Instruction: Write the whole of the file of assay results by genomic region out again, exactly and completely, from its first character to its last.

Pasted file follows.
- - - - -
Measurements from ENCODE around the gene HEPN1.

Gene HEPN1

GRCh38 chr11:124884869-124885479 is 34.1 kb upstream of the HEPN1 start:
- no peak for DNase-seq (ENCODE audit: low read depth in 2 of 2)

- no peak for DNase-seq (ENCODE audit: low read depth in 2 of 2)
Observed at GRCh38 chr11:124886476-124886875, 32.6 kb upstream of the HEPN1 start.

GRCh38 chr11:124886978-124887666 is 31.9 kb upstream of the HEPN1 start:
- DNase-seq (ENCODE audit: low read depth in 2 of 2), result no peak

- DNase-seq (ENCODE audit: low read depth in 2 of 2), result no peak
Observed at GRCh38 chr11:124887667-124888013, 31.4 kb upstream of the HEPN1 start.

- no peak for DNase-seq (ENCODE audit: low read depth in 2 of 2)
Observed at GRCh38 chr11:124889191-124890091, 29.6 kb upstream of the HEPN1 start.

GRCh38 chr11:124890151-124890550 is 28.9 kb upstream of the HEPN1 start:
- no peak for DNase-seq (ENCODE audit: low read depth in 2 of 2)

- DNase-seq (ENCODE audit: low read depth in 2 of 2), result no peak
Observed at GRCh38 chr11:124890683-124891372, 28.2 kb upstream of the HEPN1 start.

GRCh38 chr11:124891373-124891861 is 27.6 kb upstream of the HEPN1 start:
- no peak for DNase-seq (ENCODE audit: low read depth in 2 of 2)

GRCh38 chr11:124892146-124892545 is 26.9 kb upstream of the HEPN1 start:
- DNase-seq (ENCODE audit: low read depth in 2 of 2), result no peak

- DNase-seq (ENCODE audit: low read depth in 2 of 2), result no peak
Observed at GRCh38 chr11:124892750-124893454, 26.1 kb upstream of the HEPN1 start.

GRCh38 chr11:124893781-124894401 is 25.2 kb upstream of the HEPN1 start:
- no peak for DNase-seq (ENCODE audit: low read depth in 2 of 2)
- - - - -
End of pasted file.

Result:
Measurements from ENCODE around the gene HEPN1.

Gene HEPN1

GRCh38 chr11:124884869-124885479 is 34.1 kb upstream of the HEPN1 start:
- no peak for DNase-seq (ENCODE audit: low read depth in 2 of 2)

- no peak for DNase-seq (ENCODE audit: low read depth in 2 of 2)
Observed at GRCh38 chr11:124886476-124886875, 32.6 kb upstream of the HEPN1 start.

GRCh38 chr11:124886978-124887666 is 31.9 kb upstream of the HEPN1 start:
- DNase-seq (ENCODE audit: low read depth in 2 of 2), result no peak

- DNase-seq (ENCODE audit: low read depth in 2 of 2), result no peak
Observed at GRCh38 chr11:124887667-124888013, 31.4 kb upstream of the HEPN1 start.

- no peak for DNase-seq (ENCODE audit: low read depth in 2 of 2)
Observed at GRCh38 chr11:124889191-124890091, 29.6 kb upstream of the HEPN1 start.

GRCh38 chr11:124890151-124890550 is 28.9 kb upstream of the HEPN1 start:
- no peak for DNase-seq (ENCODE audit: low read depth in 2 of 2)

- DNase-seq (ENCODE audit: low read depth in 2 of 2), result no peak
Observed at GRCh38 chr11:124890683-124891372, 28.2 kb upstream of the HEPN1 start.

GRCh38 chr11:124891373-124891861 is 27.6 kb upstream of the HEPN1 start:
- no peak for DNase-seq (ENCODE audit: low read depth in 2 of 2)

GRCh38 chr11:124892146-124892545 is 26.9 kb upstream of the HEPN1 start:
- DNase-seq (ENCODE audit: low read depth in 2 of 2), result no peak

- DNase-seq (ENCODE audit: low read depth in 2 of 2), result no peak
Observed at GRCh38 chr11:124892750-124893454, 26.1 kb upstream of the HEPN1 start.

GRCh38 chr11:124893781-124894401 is 25.2 kb upstream of the HEPN1 start:
- no peak for DNase-seq (ENCODE audit: low read depth in 2 of 2)